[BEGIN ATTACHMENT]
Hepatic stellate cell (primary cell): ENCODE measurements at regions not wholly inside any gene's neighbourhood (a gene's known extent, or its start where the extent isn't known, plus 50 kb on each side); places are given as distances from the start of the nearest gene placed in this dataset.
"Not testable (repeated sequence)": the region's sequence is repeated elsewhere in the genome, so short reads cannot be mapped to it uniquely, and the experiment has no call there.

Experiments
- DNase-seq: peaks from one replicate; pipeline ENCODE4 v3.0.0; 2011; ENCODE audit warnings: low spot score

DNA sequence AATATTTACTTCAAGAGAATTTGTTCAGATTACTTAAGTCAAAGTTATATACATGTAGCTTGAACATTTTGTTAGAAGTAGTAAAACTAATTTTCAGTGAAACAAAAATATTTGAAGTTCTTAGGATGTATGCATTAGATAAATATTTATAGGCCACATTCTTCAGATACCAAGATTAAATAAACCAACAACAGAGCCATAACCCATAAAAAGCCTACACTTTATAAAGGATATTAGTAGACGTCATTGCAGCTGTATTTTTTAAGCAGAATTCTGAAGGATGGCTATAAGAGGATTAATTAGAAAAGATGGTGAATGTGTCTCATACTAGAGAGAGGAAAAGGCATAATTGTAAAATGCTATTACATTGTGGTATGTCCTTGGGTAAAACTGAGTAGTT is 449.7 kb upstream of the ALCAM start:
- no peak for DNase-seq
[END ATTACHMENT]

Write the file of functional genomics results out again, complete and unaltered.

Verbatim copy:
Hepatic stellate cell (primary cell): ENCODE measurements at regions not wholly inside any gene's neighbourhood (a gene's known extent, or its start where the extent isn't known, plus 50 kb on each side); places are given as distances from the start of the nearest gene placed in this dataset.
"Not testable (repeated sequence)": the region's sequence is repeated elsewhere in the genome, so short reads cannot be mapped to it uniquely, and the experiment has no call there.

Experiments
- DNase-seq: peaks from one replicate; pipeline ENCODE4 v3.0.0; 2011; ENCODE audit warnings: low spot score

DNA sequence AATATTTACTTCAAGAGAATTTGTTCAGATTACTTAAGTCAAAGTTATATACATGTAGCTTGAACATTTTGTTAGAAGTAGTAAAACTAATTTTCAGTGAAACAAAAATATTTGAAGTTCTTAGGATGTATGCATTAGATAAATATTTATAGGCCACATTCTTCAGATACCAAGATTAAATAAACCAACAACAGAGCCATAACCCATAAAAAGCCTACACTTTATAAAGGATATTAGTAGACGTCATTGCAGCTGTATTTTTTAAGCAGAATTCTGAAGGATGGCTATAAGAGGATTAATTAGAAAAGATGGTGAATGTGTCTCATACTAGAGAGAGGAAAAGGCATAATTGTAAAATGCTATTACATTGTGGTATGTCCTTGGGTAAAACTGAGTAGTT is 449.7 kb upstream of the ALCAM start:
- no peak for DNase-seq